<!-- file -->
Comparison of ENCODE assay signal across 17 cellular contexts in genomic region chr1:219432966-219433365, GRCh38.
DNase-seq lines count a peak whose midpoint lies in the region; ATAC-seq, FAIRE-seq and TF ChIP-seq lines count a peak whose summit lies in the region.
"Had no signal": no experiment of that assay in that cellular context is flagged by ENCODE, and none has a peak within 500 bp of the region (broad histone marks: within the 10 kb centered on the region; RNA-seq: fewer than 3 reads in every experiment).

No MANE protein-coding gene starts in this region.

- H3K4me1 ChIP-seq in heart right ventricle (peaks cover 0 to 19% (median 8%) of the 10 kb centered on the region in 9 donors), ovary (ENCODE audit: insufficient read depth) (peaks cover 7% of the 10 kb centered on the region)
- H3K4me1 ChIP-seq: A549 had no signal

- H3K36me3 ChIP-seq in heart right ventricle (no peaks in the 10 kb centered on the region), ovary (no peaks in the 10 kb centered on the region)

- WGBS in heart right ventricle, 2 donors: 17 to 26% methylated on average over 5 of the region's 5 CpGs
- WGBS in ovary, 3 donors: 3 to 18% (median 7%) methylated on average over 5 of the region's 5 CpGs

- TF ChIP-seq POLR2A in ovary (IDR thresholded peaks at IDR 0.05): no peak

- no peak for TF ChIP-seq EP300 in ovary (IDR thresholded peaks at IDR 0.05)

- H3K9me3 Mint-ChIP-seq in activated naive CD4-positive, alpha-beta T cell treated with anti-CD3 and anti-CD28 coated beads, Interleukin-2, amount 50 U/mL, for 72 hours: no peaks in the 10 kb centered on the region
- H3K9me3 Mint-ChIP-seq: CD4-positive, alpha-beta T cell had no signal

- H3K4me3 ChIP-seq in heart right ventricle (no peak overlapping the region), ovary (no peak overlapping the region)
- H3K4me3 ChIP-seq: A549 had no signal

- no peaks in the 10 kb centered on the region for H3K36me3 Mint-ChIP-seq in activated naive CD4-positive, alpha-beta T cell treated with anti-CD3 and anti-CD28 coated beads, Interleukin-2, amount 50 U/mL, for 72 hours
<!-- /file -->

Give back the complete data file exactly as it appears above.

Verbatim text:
Comparison of ENCODE assay signal across 17 cellular contexts in genomic region chr1:219432966-219433365, GRCh38.
DNase-seq lines count a peak whose midpoint lies in the region; ATAC-seq, FAIRE-seq and TF ChIP-seq lines count a peak whose summit lies in the region.
"Had no signal": no experiment of that assay in that cellular context is flagged by ENCODE, and none has a peak within 500 bp of the region (broad histone marks: within the 10 kb centered on the region; RNA-seq: fewer than 3 reads in every experiment).

No MANE protein-coding gene starts in this region.

- H3K4me1 ChIP-seq in heart right ventricle (peaks cover 0 to 19% (median 8%) of the 10 kb centered on the region in 9 donors), ovary (ENCODE audit: insufficient read depth) (peaks cover 7% of the 10 kb centered on the region)
- H3K4me1 ChIP-seq: A549 had no signal

- H3K36me3 ChIP-seq in heart right ventricle (no peaks in the 10 kb centered on the region), ovary (no peaks in the 10 kb centered on the region)

- WGBS in heart right ventricle, 2 donors: 17 to 26% methylated on average over 5 of the region's 5 CpGs
- WGBS in ovary, 3 donors: 3 to 18% (median 7%) methylated on average over 5 of the region's 5 CpGs

- TF ChIP-seq POLR2A in ovary (IDR thresholded peaks at IDR 0.05): no peak

- no peak for TF ChIP-seq EP300 in ovary (IDR thresholded peaks at IDR 0.05)

- H3K9me3 Mint-ChIP-seq in activated naive CD4-positive, alpha-beta T cell treated with anti-CD3 and anti-CD28 coated beads, Interleukin-2, amount 50 U/mL, for 72 hours: no peaks in the 10 kb centered on the region
- H3K9me3 Mint-ChIP-seq: CD4-positive, alpha-beta T cell had no signal

- H3K4me3 ChIP-seq in heart right ventricle (no peak overlapping the region), ovary (no peak overlapping the region)
- H3K4me3 ChIP-seq: A549 had no signal

- no peaks in the 10 kb centered on the region for H3K36me3 Mint-ChIP-seq in activated naive CD4-positive, alpha-beta T cell treated with anti-CD3 and anti-CD28 coated beads, Interleukin-2, amount 50 U/mL, for 72 hours